[RFC,v5,11/11] docs: ext4.rst: Document encoding and case-insensitive

Message ID 20190128213223.31512-12-krisman@collabora.com
State Superseded
Headers show
  • Ext4 Encoding and Case-insensitive support
Related show

Commit Message

Gabriel Krisman Bertazi Jan. 28, 2019, 9:32 p.m.
From: Gabriel Krisman Bertazi <krisman@collabora.co.uk>

Introduces the encoding-awareness and case-insensitive features on ext4
for system administrators.  Explain the minimum of design decisions that
are important for sysadmins wanting to enable this feature.

Signed-off-by: Gabriel Krisman Bertazi <krisman@collabora.co.uk>
 Documentation/admin-guide/ext4.rst | 41 ++++++++++++++++++++++++++++++
 1 file changed, 41 insertions(+)


diff --git a/Documentation/admin-guide/ext4.rst b/Documentation/admin-guide/ext4.rst
index e506d3dae510..4e08d0309f1e 100644
--- a/Documentation/admin-guide/ext4.rst
+++ b/Documentation/admin-guide/ext4.rst
@@ -91,10 +91,51 @@  Currently Available
 * large block (up to pagesize) support
 * efficient new ordered mode in JBD2 and ext4 (avoid using buffer head to force
   the ordering)
+* Encoding aware file names
+* Case insensitive file name lookups
 [1] Filesystems with a block size of 1k may see a limit imposed by the
 directory hash tree having a maximum depth of two.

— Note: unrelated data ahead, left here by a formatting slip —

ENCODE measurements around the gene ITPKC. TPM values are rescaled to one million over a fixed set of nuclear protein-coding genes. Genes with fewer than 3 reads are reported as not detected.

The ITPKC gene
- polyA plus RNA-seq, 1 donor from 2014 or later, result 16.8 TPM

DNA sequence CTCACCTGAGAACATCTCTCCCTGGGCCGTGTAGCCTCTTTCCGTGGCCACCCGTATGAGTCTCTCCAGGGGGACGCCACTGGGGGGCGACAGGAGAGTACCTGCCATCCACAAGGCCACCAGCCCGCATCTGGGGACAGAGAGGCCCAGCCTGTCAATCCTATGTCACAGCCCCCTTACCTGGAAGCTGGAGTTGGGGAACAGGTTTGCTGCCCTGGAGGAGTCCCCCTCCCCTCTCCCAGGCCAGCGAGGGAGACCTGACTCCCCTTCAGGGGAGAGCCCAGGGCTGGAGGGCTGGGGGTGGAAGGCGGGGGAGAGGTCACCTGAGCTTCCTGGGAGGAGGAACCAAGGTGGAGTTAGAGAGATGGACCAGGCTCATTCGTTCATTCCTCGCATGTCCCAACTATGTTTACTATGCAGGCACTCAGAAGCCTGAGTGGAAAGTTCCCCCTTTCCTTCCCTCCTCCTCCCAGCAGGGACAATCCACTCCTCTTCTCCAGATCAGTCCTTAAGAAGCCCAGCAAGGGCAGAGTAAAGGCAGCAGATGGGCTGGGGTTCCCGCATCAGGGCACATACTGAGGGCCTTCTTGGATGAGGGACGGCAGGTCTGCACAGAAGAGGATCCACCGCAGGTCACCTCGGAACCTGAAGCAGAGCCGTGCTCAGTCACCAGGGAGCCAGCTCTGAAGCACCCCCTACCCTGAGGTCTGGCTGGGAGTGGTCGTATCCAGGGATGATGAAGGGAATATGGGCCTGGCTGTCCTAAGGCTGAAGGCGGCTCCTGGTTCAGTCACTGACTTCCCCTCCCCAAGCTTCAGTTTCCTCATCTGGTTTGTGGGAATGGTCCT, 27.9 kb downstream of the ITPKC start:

+Encoding-aware file names and case-insensitive lookups
+Ext4 optionally supports filesystem-wide charset knowledge when handling
+file names, which allows the user to perform file system lookups using
+charset equivalent versions of the same file name, and optionally ensure
+that no invalid names are held by the filesystem.  charset encoding
+awareness is also essential for performing case-insensitive lookups,
+because it is what defines the casefold operation.
+The case-insensitive file name lookup feature is supported in a smaller
+granularity, on a per-directory basis, allowing the user to mix
+case-insensitive and case-sensitive directories in the same filesystem.
+It is enabled by flipping a file attribute on an empty directory.  For
+the reason stated above, the filesystem must have encoding enabled to
+use this feature.
+Both encoding-awareness and case-awareness are name-preserving on the
+disk, meaning that the file name provided by userspace is a
+byte-per-byte match to what is actually written in the disk.  The
+Unicode normalization format used by the kernel is thus an internal
+representation, and not exposed to the userspace nor to the disk, with
+the important exception of disk hashes, used on large directories with
+DX feature.  On DX directories, the hash must be calculated using the
+normalized version of the filename, meaning that the normalization
+format used actually has an impact on where the directory entry is
+When we change from viewing filenames as opaque byte sequences to seeing
+them as encoded strings we need to address what happens when a program
+tries to create a file with an invalid name.  The Unicode subsystem
+within the kernel leaves the decision of what to do in this case to the
+filesystem, which select its preferred behavior by enabling/disabling
+the strict mode.  When Ext4 encounters one of those strings and the
+filesystem did not require strict mode, it falls back to considering the
+entire string as an opaque byte sequence, which still allows the user to
+operate on that file but the case-insensitive and equivalent sequence
+lookups won't work.